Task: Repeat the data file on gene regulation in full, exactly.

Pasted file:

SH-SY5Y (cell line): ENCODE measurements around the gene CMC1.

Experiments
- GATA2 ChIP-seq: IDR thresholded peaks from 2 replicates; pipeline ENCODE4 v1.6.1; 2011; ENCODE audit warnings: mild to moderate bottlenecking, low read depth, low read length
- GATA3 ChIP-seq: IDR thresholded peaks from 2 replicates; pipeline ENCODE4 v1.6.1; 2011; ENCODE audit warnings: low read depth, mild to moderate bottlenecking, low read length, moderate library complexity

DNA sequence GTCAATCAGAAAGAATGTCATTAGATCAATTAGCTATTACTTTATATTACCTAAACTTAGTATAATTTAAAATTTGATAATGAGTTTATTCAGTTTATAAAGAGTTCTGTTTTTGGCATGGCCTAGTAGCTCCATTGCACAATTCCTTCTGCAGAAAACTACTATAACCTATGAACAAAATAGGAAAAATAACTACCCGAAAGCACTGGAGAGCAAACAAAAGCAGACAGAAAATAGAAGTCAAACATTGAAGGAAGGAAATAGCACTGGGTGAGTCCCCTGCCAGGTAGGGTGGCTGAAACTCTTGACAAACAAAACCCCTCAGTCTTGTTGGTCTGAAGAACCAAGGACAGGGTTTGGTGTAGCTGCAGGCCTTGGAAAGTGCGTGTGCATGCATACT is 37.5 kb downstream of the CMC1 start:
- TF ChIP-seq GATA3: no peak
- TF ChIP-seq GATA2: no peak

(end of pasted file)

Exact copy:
SH-SY5Y (cell line): ENCODE measurements around the gene CMC1.

Experiments
- GATA2 ChIP-seq: IDR thresholded peaks from 2 replicates; pipeline ENCODE4 v1.6.1; 2011; ENCODE audit warnings: mild to moderate bottlenecking, low read depth, low read length
- GATA3 ChIP-seq: IDR thresholded peaks from 2 replicates; pipeline ENCODE4 v1.6.1; 2011; ENCODE audit warnings: low read depth, mild to moderate bottlenecking, low read length, moderate library complexity

DNA sequence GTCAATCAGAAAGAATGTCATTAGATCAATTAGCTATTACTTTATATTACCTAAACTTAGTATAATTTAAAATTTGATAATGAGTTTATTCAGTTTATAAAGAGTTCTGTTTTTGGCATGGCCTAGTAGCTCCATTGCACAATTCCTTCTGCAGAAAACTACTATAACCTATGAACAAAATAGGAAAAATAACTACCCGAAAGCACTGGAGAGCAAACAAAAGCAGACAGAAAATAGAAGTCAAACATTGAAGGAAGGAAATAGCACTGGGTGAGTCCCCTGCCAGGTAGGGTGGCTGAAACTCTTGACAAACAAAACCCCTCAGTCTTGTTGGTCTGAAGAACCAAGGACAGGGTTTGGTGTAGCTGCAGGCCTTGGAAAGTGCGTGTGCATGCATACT is 37.5 kb downstream of the CMC1 start:
- TF ChIP-seq GATA3: no peak
- TF ChIP-seq GATA2: no peak